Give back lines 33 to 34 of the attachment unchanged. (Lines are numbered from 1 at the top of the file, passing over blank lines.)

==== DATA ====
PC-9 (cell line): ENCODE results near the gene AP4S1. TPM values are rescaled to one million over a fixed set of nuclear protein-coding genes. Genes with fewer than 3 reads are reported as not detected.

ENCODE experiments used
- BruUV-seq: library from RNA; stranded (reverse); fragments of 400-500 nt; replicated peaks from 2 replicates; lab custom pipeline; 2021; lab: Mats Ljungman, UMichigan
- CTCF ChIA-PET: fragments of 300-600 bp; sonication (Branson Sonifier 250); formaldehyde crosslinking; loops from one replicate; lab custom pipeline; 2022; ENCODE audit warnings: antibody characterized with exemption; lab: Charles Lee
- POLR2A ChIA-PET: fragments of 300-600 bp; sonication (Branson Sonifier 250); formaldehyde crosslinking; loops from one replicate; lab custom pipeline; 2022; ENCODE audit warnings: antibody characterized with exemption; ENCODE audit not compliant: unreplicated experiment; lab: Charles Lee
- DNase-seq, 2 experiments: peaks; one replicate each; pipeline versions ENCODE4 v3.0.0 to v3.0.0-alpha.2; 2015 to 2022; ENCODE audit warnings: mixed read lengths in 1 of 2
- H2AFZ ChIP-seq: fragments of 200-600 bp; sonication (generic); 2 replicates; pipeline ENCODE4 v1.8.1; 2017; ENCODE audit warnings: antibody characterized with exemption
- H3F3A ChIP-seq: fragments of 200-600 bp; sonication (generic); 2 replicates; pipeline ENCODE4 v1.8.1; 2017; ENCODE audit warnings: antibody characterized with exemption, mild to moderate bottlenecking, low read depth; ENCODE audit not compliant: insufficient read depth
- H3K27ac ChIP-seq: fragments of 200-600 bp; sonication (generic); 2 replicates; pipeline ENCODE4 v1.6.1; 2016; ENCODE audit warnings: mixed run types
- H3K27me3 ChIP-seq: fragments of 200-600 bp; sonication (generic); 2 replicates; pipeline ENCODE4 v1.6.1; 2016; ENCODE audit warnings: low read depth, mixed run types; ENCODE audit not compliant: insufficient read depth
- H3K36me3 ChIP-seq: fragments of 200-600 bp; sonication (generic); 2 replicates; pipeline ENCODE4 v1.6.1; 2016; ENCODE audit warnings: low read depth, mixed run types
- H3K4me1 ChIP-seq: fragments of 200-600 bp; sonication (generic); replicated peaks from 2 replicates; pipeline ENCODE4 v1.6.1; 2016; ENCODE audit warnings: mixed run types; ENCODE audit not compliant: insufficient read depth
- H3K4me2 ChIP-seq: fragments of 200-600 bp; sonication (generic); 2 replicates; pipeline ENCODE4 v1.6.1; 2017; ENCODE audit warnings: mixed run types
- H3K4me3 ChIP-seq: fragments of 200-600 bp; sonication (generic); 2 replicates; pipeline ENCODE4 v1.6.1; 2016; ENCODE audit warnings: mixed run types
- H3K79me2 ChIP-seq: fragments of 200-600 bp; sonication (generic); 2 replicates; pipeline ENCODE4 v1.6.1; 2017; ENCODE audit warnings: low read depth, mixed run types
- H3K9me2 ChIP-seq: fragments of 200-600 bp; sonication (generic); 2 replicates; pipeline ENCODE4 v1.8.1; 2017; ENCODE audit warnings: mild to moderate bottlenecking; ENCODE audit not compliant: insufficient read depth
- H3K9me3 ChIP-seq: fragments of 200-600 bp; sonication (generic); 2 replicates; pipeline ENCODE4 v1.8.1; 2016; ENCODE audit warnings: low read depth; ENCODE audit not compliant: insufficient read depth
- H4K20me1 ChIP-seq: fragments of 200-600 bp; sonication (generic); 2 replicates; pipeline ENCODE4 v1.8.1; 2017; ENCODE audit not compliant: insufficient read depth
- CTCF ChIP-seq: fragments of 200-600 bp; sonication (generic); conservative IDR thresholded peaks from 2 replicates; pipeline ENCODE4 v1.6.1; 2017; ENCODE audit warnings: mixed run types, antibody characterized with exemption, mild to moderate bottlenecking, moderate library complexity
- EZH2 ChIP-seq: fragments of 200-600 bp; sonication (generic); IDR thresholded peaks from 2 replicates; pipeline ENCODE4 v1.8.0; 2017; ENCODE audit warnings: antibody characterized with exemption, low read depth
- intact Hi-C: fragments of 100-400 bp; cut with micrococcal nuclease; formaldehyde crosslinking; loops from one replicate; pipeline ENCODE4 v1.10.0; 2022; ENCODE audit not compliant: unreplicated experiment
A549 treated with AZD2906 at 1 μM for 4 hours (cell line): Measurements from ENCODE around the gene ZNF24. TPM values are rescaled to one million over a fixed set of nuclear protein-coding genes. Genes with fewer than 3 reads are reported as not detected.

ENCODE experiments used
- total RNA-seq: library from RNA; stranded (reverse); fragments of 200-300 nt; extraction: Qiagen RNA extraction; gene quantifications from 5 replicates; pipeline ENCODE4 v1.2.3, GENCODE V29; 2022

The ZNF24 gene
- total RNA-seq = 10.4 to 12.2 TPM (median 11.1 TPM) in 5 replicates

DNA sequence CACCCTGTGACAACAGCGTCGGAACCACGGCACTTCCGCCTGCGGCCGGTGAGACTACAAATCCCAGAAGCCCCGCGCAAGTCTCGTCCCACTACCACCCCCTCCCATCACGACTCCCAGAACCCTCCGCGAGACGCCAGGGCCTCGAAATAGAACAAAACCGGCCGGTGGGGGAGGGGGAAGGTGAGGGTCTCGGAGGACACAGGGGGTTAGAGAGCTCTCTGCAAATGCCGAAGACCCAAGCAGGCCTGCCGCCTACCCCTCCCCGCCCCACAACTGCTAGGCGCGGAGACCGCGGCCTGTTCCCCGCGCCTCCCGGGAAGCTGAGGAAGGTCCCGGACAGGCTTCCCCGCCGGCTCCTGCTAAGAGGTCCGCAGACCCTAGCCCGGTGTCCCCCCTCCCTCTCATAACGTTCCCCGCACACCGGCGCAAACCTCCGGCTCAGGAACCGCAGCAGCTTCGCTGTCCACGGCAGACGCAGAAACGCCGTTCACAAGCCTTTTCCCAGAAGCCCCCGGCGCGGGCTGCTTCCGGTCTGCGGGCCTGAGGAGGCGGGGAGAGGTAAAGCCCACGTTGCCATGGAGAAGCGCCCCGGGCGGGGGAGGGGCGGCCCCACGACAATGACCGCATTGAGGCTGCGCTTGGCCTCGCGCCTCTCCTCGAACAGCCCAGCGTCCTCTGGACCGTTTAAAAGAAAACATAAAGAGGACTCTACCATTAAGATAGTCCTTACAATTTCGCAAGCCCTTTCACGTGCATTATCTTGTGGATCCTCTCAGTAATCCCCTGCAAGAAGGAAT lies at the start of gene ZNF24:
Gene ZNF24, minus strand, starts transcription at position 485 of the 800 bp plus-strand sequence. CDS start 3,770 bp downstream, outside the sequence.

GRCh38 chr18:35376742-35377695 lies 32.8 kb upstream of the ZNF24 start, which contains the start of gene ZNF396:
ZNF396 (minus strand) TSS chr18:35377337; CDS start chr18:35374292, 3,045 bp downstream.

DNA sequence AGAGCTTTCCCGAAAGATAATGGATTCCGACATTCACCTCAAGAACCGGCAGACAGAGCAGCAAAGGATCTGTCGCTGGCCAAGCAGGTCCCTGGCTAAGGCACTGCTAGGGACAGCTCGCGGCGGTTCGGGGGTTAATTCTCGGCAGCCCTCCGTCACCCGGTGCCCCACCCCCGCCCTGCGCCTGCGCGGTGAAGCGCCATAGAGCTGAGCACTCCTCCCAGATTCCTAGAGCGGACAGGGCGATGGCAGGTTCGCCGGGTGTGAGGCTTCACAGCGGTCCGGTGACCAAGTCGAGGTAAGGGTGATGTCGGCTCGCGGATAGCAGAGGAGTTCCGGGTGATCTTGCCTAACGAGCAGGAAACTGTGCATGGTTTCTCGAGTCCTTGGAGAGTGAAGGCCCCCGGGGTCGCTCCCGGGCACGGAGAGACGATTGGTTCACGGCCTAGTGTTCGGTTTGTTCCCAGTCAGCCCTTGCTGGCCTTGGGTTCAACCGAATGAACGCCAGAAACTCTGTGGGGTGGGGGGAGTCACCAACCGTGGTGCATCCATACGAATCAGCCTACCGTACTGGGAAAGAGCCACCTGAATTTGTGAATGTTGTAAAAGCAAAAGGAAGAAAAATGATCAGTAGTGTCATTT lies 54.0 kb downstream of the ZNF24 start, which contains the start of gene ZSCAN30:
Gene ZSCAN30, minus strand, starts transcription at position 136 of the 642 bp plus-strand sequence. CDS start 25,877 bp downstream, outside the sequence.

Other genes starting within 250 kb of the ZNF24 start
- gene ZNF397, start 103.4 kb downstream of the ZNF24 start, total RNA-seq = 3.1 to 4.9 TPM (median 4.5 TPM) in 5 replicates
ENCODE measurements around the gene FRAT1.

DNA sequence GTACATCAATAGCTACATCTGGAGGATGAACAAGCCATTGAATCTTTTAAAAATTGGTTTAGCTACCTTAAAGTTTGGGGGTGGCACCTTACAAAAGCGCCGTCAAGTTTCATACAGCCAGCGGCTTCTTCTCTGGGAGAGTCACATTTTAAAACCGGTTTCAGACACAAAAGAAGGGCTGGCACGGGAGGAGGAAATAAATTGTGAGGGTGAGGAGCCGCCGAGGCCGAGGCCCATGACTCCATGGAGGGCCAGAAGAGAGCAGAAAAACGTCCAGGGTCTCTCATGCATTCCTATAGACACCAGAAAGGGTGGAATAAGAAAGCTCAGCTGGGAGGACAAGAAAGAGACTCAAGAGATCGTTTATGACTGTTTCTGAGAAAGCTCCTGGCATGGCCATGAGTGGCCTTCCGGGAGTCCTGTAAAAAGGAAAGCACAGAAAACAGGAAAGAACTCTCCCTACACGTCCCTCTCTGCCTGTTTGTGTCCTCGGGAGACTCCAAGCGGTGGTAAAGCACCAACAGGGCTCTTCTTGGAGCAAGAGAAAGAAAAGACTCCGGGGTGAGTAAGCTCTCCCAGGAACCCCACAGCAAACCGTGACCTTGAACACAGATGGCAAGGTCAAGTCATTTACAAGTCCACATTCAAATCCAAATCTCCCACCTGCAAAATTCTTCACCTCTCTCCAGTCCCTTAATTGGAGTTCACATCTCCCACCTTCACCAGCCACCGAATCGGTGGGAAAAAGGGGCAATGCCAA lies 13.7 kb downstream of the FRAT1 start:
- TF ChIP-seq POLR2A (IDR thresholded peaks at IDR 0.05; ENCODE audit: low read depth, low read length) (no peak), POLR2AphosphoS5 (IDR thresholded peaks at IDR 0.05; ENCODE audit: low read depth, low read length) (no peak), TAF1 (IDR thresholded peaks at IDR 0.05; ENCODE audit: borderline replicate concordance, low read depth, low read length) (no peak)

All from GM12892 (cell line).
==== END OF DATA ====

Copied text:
Other genes starting within 250 kb of the ZNF24 start
- gene ZNF397, start 103.4 kb downstream of the ZNF24 start, total RNA-seq = 3.1 to 4.9 TPM (median 4.5 TPM) in 5 replicates